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Photo Lab offers 39 ways to enhance your images, from crisp B&W to soft dreamy effects to desaturated and sepia toning. Check it out!
56 effects (yes, 56!) are in this self-installing effects pack. With the Glam Photo FX Pack, you can create a huge variety of glamourous looks for your photos (and they work well on landscapes, too!)
16 ways to slice, dice & chop your photos, from simple splits to more complex chops and slices to torn in half or split three ways. Splitter helps you create interesting display options for you photos!
To focus attention on a particular part of your image, one of the easiest technqiues is to blur the rest of it. There's several different ways to accomplish the same effect, so I'll just show two of the fastest.
I'm starting with this parade image from stockxchange.com, a very busy scene with a little too much to look at:
For the first step, I just duplicated the layer by pressing
Now you can take off in several different directions.
One way is open the History palette and click the little icon area beside the step you want to go back to.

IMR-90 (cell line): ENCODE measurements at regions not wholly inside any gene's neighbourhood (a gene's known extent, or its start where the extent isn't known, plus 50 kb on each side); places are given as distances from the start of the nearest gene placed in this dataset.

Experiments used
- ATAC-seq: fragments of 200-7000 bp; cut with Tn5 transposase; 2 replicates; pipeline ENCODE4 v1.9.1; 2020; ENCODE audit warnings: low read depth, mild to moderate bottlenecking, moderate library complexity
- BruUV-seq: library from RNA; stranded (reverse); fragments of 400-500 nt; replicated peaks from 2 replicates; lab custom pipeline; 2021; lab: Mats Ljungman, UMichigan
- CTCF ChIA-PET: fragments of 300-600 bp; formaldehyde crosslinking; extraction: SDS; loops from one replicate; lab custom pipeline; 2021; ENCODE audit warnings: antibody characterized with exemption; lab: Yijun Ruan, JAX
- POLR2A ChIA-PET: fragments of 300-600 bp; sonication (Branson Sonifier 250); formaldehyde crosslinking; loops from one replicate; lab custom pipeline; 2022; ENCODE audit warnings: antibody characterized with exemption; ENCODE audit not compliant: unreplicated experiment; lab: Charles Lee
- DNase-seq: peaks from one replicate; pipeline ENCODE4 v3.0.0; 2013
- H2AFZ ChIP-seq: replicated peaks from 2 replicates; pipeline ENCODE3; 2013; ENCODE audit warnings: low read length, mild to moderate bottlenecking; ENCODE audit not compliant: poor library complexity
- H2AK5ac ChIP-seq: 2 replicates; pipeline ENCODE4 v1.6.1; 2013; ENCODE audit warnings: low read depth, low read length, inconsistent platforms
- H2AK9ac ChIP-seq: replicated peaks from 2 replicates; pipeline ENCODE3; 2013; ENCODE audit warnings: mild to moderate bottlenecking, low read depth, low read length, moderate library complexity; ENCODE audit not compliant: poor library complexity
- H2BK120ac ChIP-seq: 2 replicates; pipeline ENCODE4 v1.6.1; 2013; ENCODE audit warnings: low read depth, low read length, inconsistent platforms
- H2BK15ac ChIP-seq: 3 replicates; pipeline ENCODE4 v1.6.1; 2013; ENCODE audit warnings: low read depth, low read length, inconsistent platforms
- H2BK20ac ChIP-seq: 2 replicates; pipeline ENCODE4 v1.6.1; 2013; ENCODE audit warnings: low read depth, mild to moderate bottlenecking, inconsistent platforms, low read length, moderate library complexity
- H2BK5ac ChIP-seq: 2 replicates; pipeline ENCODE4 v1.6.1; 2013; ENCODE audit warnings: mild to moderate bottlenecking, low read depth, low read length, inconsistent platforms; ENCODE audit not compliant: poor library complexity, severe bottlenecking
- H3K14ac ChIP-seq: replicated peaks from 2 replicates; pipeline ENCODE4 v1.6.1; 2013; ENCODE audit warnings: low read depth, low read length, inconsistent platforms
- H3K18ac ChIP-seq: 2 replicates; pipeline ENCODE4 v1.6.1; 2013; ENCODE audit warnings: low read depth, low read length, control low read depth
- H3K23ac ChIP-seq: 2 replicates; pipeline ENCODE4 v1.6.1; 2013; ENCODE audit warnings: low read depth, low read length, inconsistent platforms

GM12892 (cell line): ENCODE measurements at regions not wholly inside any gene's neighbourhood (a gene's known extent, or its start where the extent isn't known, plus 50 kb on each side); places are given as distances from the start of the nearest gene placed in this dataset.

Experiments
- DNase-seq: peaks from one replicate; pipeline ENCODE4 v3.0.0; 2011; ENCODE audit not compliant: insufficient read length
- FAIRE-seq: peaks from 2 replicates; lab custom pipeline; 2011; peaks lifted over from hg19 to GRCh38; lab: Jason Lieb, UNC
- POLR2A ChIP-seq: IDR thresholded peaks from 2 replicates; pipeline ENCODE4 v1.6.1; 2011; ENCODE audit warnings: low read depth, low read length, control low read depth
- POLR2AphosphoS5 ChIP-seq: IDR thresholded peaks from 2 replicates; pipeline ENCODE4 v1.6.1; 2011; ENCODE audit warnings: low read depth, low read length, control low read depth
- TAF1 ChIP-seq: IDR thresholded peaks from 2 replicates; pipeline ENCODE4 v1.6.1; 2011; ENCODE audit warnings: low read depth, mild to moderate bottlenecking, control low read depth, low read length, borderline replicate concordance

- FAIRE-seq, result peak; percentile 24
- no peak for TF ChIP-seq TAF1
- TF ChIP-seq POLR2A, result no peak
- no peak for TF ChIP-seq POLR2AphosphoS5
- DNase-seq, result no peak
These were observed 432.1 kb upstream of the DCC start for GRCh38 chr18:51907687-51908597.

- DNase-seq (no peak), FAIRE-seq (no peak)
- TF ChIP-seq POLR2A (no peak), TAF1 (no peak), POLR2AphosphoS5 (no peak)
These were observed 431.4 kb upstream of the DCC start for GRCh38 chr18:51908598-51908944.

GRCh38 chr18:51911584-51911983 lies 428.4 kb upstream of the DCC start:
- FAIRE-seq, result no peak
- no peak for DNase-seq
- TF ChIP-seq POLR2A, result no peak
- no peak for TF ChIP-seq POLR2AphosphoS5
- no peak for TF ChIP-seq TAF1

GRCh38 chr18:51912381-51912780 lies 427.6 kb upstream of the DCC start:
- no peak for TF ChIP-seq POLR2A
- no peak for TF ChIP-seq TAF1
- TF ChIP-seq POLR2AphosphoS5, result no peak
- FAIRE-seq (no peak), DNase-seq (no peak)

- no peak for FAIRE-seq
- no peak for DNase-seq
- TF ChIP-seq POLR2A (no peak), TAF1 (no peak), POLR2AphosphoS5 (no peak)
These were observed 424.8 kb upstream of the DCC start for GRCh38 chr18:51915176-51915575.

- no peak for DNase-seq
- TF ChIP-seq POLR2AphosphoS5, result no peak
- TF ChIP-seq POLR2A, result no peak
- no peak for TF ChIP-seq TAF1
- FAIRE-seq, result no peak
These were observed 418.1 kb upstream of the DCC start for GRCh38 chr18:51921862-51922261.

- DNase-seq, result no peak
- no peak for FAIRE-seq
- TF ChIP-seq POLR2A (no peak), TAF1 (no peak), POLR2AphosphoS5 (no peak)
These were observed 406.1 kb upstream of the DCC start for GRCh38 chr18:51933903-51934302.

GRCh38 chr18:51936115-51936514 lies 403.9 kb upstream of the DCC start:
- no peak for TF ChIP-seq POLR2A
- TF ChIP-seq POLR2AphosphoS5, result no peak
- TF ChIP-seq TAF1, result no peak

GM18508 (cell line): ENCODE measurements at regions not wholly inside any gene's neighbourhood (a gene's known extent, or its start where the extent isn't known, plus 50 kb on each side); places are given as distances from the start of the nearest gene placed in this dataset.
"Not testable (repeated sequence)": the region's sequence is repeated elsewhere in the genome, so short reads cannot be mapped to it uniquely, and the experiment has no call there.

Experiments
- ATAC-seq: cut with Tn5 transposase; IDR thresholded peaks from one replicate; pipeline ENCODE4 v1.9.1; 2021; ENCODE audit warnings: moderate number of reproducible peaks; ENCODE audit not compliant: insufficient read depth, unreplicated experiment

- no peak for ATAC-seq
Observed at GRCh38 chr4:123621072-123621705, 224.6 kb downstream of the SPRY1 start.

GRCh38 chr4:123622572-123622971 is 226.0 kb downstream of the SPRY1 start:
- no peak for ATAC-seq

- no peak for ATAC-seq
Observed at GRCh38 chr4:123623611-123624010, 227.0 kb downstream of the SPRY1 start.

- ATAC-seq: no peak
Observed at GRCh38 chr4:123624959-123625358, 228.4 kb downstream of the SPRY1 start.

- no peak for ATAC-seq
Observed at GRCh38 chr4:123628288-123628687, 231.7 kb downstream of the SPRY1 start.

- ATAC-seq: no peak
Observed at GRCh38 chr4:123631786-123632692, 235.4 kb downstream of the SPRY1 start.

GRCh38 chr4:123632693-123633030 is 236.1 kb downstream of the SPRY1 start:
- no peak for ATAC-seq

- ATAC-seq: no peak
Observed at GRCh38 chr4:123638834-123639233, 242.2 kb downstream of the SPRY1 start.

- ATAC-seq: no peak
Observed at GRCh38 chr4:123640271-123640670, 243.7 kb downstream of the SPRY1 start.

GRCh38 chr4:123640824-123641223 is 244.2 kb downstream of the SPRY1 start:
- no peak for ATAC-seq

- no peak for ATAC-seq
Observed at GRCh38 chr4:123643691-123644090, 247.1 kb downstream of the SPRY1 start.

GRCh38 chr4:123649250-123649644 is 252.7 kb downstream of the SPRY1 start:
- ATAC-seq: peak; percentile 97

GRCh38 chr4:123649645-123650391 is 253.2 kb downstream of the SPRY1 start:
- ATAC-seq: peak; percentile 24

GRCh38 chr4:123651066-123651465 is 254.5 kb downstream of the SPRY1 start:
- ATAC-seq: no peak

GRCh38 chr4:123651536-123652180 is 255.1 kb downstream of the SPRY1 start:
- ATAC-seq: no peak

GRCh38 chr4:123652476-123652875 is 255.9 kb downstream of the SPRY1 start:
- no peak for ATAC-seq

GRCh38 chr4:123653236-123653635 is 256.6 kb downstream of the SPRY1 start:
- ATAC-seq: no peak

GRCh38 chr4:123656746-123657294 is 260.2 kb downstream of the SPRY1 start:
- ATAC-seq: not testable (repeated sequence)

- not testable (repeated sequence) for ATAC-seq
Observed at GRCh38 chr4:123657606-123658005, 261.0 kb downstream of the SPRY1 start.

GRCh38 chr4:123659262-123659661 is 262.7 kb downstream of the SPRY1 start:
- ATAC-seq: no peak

Here, I'm targeting the Duplicate Layer step, just before I added the Motion Blur:
This tells the History brush (the next step...) to paint back to this particular place in your history.
So, with the History brush selected from the toolbar, simply paint back the part of the image you want to focus on.
I painted back the girl with the large melons (...IN HER HAT!!):
The second quick-&-easy way to do this is to use a layer mask.
(Photoshop Elements users:Click over to the Graffishop and grab Graffi's Handy Actions. One of the Handy Actions is a Layer Mask - and there are many more additional handy actions that add a bit of Photoshop functionality to your Elements installation.)
On the Background copy layer, click the "Create a Mask" icon (second from the left on the bottom of the palette). You'll get a mask thumbnail beside the layer thuumbnail filled with white.
Now choose a soft-edged brush and paint away the blur, just like you did for the History brush technique.
An additional advantage of using a mask is that you can then run a filter on it.
I clicked the mask thumbnail to make it active, then just pressed [Ctrl]+[F] a few times to rerun the Motion Blur filter with the same settings as the first time, resulting in this final image: